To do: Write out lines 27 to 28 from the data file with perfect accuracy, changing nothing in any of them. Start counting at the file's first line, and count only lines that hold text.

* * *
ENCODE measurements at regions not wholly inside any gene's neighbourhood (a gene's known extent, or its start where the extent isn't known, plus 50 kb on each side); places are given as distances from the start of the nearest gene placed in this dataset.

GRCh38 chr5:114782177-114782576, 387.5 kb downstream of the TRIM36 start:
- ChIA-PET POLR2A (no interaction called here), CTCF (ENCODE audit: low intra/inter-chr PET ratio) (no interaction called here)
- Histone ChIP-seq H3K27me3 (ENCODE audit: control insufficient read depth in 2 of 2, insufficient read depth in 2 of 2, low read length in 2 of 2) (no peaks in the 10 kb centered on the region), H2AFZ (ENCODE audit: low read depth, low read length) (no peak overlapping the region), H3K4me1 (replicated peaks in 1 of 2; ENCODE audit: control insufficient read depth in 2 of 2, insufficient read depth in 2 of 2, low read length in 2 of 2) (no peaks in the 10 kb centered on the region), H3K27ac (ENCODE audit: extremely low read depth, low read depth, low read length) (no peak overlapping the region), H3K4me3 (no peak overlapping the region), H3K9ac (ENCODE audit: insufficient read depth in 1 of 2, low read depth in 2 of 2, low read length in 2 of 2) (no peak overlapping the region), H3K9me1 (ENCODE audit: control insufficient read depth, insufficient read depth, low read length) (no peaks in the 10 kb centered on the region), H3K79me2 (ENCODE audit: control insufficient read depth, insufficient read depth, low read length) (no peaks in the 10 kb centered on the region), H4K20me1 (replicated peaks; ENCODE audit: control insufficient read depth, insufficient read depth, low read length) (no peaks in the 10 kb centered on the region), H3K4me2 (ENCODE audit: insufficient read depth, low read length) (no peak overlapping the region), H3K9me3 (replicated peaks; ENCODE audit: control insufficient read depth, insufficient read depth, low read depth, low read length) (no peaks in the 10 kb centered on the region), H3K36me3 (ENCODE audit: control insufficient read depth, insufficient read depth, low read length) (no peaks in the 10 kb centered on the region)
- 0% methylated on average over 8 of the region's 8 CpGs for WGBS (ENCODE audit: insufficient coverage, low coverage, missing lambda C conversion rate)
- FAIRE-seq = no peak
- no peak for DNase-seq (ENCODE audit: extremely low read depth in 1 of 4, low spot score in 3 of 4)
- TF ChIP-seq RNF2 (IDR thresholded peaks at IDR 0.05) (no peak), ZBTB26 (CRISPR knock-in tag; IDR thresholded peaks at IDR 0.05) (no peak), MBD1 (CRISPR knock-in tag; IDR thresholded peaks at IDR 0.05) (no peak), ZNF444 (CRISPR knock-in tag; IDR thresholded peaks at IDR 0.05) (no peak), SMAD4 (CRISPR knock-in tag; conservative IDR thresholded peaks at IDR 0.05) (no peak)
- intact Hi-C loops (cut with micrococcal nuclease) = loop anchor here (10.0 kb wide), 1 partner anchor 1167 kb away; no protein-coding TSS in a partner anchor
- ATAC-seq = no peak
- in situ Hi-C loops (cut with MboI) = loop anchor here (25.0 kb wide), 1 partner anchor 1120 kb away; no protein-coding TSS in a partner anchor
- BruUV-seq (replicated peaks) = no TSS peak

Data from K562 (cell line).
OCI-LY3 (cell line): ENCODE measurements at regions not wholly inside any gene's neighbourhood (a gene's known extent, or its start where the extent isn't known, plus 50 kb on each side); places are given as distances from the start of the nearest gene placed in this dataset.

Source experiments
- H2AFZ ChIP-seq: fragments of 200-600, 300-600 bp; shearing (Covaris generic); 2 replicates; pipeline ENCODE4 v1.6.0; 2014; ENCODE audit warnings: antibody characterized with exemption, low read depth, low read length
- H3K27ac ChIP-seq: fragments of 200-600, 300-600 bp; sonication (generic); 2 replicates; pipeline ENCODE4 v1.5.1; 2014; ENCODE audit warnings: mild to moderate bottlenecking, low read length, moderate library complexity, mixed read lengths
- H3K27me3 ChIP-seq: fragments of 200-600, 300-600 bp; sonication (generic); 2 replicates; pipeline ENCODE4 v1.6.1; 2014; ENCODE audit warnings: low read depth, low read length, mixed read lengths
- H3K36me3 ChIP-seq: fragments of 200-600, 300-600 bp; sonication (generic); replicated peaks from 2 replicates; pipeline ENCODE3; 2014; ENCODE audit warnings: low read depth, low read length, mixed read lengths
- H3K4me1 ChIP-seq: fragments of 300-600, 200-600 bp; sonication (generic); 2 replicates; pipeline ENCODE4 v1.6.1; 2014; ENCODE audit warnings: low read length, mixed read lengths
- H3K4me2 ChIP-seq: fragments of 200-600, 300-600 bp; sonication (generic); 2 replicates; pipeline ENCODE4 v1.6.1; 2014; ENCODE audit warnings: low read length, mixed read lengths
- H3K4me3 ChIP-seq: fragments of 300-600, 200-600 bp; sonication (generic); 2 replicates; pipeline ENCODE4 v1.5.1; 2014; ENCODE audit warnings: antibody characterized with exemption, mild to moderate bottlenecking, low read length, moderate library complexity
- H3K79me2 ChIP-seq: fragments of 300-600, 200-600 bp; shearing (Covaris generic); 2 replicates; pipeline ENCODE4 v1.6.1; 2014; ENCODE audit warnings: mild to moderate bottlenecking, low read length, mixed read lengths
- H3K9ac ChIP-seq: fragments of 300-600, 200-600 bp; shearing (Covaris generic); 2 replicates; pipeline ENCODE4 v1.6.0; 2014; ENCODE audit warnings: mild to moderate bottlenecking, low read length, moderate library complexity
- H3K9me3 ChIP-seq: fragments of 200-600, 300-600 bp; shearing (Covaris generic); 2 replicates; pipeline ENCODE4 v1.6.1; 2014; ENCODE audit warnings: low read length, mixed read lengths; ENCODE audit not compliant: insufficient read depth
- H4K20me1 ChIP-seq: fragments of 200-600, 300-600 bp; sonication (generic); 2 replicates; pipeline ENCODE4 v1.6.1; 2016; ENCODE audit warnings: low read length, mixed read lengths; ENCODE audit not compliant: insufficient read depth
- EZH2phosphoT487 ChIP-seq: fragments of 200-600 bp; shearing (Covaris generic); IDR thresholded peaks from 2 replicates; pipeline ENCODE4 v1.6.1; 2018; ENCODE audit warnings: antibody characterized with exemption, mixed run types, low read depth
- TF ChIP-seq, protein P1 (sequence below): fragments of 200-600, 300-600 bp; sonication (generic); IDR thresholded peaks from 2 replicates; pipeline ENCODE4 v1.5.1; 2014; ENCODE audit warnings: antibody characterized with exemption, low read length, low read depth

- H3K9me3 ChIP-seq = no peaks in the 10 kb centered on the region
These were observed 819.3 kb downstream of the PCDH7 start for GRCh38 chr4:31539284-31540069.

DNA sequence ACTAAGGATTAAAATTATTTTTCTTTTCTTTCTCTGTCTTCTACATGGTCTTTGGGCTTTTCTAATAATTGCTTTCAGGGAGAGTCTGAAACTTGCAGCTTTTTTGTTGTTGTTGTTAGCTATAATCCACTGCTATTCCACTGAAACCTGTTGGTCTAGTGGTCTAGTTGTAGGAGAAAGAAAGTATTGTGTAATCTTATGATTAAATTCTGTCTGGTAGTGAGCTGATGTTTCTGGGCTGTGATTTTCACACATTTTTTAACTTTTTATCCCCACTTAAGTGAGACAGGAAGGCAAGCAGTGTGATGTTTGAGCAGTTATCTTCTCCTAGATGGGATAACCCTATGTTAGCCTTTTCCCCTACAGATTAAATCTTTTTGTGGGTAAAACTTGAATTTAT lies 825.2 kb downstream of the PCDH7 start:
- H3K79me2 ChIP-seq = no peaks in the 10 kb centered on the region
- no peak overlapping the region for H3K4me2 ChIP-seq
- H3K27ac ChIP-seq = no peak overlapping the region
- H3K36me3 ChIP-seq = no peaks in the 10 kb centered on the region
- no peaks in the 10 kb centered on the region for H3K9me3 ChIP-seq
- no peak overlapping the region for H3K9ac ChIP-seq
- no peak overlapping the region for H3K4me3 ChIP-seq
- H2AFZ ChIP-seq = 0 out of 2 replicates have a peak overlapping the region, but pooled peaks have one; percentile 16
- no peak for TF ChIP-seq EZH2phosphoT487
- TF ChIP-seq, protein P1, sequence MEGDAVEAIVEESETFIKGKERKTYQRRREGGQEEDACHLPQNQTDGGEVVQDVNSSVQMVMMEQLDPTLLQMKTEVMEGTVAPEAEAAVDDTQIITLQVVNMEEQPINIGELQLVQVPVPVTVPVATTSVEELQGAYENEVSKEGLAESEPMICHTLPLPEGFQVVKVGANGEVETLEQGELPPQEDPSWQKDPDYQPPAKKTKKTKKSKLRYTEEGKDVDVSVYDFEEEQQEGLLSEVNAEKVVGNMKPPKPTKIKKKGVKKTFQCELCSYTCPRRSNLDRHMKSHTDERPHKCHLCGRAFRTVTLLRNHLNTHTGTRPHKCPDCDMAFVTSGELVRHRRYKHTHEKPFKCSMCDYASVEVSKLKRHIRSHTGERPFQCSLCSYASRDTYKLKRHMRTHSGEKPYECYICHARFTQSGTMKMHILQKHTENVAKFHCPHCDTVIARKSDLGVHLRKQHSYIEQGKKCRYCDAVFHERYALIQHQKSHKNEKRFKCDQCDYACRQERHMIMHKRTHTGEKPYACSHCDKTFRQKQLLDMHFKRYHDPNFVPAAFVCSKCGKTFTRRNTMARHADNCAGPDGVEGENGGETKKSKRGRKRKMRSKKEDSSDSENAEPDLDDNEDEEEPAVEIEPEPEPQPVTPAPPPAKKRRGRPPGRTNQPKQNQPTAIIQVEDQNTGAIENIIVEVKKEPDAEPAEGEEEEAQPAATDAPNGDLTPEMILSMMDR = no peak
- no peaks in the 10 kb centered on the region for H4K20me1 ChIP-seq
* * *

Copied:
- EZH2phosphoT487 ChIP-seq: fragments of 200-600 bp; shearing (Covaris generic); IDR thresholded peaks from 2 replicates; pipeline ENCODE4 v1.6.1; 2018; ENCODE audit warnings: antibody characterized with exemption, mixed run types, low read depth
- TF ChIP-seq, protein P1 (sequence below): fragments of 200-600, 300-600 bp; sonication (generic); IDR thresholded peaks from 2 replicates; pipeline ENCODE4 v1.5.1; 2014; ENCODE audit warnings: antibody characterized with exemption, low read length, low read depth